Intimate, personal, and heartfelt. These memoirs will take you on a personal journey.
What is it about memoirs? Is it a voyeuristic streak in the reader? What motivates us to read what celebrities and others have to say about intimate parts of their lives? Perhaps we seek inspiration, perhaps reassurance that for all their glamour famous people have the same mundane problems as we do. Then there is the non-celebrity memoir, why do we want to read about someone else’s friendships, childhoods or family relationships?
Reading any of our Adult Summer Reads: Moving Memoirs selections answers some of these questions. It does help put our lives in perspective to realize that others, famous or not deal with the same highs and lows, health issues both physical and mental, loves, losses and general vicissitudes of life as the average person.
When Bertolt popped up in my periphery, I knew I had to read it, especially in the wake of The Giving Tree. (In case you missed it, you can see my thoughts about Silverstein’s book here.) Like The Giving Tree, Bertolt also features a relationship between a (nameless) boy and the titular tree – I hesitate to say his tree, even though he has named it, because although I think he feels an affinity with it and identifies it as his own, it’s less a matter of belonging or ownership so much as the fact that it is with this particular tree and not another that he has a special connection – but veers into a completely different direction altogether, and it’s both heartwarming and sad because no sooner do we feel the complete love of this boy for the tree do we learn that the tree can no longer give him what his memories hold: Bertolt is dead.
In light of this, the boy meditates upon the death of his friend, Bertolt, the big oak tree, and is thrown into a sort of controlled turmoil: were Bertolt to have been struck by lightning or cut down, at the very least, the boy says, he would know for sure. His excitement during the winter served to sadden him even further once spring came around, and the fact that he never realized when exactly it was that Bertolt’s life quietly ended only compounds the realization that this year, this spring, will be different from all the springs past. The little boy thinks about what he can do to remember Bertolt and all the fun times they had together – getting to know the inhabitants of the big tree, climbing up to people-watch the inhabitants of the city – and comes up with a beautiful idea to give the tree its foliage once more.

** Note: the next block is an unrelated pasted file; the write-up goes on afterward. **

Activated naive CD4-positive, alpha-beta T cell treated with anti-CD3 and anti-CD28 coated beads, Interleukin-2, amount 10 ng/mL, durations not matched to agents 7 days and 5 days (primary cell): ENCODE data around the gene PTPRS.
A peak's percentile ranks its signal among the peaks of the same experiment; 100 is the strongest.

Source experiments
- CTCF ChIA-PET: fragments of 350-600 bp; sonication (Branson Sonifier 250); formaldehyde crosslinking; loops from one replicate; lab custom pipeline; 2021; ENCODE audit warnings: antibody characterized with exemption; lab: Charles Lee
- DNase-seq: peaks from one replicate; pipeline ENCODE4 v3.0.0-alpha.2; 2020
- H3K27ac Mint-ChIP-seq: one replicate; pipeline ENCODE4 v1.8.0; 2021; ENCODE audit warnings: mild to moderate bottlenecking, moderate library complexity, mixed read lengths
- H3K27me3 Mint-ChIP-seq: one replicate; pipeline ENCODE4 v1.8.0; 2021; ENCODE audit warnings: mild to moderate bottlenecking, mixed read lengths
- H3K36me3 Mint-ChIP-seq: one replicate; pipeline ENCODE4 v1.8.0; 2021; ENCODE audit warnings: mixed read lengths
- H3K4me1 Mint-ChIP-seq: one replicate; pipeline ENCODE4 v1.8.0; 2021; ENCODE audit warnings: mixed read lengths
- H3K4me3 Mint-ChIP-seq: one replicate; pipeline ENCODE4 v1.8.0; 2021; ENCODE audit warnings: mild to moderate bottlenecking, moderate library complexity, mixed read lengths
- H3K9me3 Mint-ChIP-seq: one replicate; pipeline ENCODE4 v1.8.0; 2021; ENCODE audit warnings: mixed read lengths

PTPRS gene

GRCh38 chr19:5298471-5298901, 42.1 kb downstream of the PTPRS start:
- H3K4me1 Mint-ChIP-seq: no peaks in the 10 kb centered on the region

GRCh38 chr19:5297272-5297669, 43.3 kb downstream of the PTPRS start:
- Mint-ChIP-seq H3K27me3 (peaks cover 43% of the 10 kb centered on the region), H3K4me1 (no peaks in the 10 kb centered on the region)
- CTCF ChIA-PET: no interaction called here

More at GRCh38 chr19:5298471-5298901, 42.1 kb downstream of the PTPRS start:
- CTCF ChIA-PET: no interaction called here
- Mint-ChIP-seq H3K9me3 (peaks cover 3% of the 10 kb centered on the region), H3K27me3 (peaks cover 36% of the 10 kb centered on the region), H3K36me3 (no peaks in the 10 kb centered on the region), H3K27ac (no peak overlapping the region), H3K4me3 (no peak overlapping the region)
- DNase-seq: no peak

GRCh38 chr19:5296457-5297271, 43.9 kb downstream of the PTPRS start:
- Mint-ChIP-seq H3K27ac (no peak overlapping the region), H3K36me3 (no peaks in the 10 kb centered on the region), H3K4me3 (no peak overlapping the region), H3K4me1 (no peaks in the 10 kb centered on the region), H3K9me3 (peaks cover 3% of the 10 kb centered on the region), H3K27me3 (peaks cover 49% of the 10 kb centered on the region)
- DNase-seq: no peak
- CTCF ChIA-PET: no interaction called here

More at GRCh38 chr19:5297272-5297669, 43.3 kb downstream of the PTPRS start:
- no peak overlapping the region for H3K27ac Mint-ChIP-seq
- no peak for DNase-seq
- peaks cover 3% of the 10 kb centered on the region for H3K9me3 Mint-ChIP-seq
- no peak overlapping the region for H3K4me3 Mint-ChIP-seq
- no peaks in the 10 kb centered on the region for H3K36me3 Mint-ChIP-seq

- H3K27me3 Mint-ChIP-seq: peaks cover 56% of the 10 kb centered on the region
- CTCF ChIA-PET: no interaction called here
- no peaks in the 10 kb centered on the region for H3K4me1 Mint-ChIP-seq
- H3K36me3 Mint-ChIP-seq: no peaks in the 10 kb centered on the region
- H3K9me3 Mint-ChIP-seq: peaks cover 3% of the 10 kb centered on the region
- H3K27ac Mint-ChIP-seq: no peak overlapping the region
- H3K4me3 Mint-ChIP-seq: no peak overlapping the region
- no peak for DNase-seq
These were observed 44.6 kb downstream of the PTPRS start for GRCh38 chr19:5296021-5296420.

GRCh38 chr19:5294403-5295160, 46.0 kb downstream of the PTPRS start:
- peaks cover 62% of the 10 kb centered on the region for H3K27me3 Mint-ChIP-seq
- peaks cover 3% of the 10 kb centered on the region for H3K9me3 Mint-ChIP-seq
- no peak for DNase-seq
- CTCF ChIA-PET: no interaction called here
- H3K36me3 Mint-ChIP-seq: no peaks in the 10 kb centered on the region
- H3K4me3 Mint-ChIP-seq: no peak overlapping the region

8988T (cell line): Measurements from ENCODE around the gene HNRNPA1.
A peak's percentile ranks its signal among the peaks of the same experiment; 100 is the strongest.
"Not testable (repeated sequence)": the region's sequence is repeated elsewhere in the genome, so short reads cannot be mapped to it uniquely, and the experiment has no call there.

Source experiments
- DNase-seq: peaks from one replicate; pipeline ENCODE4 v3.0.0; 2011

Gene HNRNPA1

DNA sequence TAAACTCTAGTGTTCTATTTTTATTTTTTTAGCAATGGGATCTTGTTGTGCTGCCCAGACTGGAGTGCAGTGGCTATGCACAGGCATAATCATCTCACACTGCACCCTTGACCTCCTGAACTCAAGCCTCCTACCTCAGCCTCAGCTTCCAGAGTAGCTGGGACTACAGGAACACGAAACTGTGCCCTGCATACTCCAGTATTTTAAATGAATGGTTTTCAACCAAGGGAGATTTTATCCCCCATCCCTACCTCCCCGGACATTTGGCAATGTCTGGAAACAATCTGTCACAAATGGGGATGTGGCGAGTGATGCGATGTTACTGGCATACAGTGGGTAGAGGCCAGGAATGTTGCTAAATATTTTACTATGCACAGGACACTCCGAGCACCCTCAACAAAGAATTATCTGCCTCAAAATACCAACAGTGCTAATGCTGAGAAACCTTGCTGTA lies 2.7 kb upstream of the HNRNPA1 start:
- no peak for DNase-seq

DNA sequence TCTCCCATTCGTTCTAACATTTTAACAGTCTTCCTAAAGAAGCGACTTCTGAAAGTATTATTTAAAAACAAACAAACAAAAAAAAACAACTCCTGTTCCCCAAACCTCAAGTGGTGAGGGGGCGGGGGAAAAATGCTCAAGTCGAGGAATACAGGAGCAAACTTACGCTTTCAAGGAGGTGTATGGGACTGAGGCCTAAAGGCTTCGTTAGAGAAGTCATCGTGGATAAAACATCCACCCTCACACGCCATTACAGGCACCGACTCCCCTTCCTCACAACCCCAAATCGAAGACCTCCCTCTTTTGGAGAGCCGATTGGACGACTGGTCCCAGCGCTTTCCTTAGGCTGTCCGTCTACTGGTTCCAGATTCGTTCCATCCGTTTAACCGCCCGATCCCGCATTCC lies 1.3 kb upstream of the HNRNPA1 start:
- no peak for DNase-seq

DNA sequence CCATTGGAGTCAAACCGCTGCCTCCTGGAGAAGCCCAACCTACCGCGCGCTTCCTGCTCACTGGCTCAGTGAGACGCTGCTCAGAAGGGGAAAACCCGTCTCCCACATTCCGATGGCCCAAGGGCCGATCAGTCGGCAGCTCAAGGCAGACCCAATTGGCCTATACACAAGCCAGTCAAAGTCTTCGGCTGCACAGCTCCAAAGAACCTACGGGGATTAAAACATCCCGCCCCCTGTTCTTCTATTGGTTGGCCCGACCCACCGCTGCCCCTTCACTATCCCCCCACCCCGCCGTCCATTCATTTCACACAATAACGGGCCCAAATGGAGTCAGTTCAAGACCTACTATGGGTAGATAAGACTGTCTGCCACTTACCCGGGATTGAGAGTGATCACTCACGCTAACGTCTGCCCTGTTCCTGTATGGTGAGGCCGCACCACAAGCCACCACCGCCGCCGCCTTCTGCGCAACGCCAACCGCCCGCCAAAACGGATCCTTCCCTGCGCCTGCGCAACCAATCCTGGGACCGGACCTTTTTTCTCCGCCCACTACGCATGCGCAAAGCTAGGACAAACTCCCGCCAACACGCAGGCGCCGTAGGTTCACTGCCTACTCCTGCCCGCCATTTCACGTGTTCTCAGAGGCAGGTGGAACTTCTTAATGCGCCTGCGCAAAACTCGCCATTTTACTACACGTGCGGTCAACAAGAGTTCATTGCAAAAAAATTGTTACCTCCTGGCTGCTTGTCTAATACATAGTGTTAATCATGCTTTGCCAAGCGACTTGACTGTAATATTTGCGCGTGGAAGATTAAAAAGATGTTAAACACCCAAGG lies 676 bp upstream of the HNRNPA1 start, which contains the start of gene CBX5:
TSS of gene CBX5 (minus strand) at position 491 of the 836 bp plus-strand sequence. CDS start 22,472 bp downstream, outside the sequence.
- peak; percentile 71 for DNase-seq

I just finished Susan Mallery’s A Million Little Things, and found it to be a very appropriate read over the Mother’s Day weekend. This story surrounds three women’s personal stories of grief, family, romance and difficult choices. The story starts off with Zoe who gets trapped in an attic and begins to think of the choices she made in her life, such as changing her career to satisfy someone she thought she loved. Zoe’s best friend, Jen, is struggling as a first-time mom hovering over her toddler son and constantly worrying that he hasn’t spoken a word yet. Finally, Jen’s mom and Zoe’s friend, Pam, cannot seem to move on from her late husband and rejects any idea of falling in love again. These women’s stories intertwine with each other’s as they all have a kind of relationship with one another. Because of these intertwined stories, I was never left wondering what was happening to any character at a particular time. Continue reading